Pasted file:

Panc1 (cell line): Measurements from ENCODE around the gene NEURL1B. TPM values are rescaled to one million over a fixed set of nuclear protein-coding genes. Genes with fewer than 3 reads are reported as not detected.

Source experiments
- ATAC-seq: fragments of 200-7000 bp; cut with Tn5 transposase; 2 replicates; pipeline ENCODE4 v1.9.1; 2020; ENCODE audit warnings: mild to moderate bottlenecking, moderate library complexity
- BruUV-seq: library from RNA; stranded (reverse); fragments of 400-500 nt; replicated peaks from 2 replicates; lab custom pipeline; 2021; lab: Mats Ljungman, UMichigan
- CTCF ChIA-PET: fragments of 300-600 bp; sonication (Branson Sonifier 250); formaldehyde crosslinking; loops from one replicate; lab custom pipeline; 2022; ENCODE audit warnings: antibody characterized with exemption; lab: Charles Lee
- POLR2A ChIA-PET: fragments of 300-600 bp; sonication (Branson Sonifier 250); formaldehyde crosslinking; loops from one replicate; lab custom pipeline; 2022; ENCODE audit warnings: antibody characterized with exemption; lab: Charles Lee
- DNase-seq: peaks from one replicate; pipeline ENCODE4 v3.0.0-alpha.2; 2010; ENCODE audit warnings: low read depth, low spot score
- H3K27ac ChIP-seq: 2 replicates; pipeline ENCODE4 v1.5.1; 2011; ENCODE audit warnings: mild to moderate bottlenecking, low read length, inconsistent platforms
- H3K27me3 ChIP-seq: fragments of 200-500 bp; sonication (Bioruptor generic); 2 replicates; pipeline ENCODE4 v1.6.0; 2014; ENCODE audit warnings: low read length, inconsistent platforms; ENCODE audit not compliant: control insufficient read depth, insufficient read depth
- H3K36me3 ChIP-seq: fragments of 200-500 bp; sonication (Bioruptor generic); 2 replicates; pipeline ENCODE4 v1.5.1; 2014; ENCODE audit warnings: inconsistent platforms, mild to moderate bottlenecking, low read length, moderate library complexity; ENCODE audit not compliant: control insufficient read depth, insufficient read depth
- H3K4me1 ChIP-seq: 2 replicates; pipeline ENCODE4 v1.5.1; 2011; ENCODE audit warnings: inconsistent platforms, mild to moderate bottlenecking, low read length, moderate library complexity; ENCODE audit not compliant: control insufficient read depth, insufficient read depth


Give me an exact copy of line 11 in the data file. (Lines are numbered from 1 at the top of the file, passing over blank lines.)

- H3K4me1 ChIP-seq: 2 replicates; pipeline ENCODE4 v1.5.1; 2011; ENCODE audit warnings: inconsistent platforms, mild to moderate bottlenecking, low read length, moderate library complexity; ENCODE audit not compliant: control insufficient read depth, insufficient read depth